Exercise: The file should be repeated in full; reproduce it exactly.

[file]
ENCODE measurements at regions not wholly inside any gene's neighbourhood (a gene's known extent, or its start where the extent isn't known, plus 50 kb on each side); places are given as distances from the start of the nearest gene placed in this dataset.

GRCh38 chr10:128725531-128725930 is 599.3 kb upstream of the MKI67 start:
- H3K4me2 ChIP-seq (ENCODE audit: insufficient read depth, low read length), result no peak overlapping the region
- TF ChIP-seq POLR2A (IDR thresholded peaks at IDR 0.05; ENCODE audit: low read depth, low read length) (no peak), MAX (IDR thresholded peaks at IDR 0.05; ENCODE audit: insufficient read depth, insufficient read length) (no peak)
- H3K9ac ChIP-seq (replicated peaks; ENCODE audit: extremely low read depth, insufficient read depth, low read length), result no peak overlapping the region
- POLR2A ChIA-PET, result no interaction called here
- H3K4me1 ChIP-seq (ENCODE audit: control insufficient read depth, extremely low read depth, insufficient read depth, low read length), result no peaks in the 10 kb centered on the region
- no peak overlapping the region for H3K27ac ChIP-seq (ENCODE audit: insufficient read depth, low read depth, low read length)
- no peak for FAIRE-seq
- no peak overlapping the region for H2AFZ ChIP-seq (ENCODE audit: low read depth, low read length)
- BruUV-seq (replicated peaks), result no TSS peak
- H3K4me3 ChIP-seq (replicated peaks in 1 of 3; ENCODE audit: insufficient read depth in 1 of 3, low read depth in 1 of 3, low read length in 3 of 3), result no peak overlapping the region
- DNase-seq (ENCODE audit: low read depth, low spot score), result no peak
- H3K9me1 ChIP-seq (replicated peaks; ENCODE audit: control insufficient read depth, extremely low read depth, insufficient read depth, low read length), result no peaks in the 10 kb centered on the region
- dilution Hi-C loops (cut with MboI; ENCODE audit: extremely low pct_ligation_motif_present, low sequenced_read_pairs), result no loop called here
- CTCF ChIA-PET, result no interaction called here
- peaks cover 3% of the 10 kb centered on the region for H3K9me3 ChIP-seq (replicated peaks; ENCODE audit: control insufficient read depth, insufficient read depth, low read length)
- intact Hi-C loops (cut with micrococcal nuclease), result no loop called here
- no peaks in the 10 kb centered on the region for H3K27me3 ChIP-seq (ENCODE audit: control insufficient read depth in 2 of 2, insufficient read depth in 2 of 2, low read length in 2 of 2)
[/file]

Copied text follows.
ENCODE measurements at regions not wholly inside any gene's neighbourhood (a gene's known extent, or its start where the extent isn't known, plus 50 kb on each side); places are given as distances from the start of the nearest gene placed in this dataset.

GRCh38 chr10:128725531-128725930 is 599.3 kb upstream of the MKI67 start:
- H3K4me2 ChIP-seq (ENCODE audit: insufficient read depth, low read length), result no peak overlapping the region
- TF ChIP-seq POLR2A (IDR thresholded peaks at IDR 0.05; ENCODE audit: low read depth, low read length) (no peak), MAX (IDR thresholded peaks at IDR 0.05; ENCODE audit: insufficient read depth, insufficient read length) (no peak)
- H3K9ac ChIP-seq (replicated peaks; ENCODE audit: extremely low read depth, insufficient read depth, low read length), result no peak overlapping the region
- POLR2A ChIA-PET, result no interaction called here
- H3K4me1 ChIP-seq (ENCODE audit: control insufficient read depth, extremely low read depth, insufficient read depth, low read length), result no peaks in the 10 kb centered on the region
- no peak overlapping the region for H3K27ac ChIP-seq (ENCODE audit: insufficient read depth, low read depth, low read length)
- no peak for FAIRE-seq
- no peak overlapping the region for H2AFZ ChIP-seq (ENCODE audit: low read depth, low read length)
- BruUV-seq (replicated peaks), result no TSS peak
- H3K4me3 ChIP-seq (replicated peaks in 1 of 3; ENCODE audit: insufficient read depth in 1 of 3, low read depth in 1 of 3, low read length in 3 of 3), result no peak overlapping the region
- DNase-seq (ENCODE audit: low read depth, low spot score), result no peak
- H3K9me1 ChIP-seq (replicated peaks; ENCODE audit: control insufficient read depth, extremely low read depth, insufficient read depth, low read length), result no peaks in the 10 kb centered on the region
- dilution Hi-C loops (cut with MboI; ENCODE audit: extremely low pct_ligation_motif_present, low sequenced_read_pairs), result no loop called here
- CTCF ChIA-PET, result no interaction called here
- peaks cover 3% of the 10 kb centered on the region for H3K9me3 ChIP-seq (replicated peaks; ENCODE audit: control insufficient read depth, insufficient read depth, low read length)
- intact Hi-C loops (cut with micrococcal nuclease), result no loop called here
- no peaks in the 10 kb centered on the region for H3K27me3 ChIP-seq (ENCODE audit: control insufficient read depth in 2 of 2, insufficient read depth in 2 of 2, low read length in 2 of 2)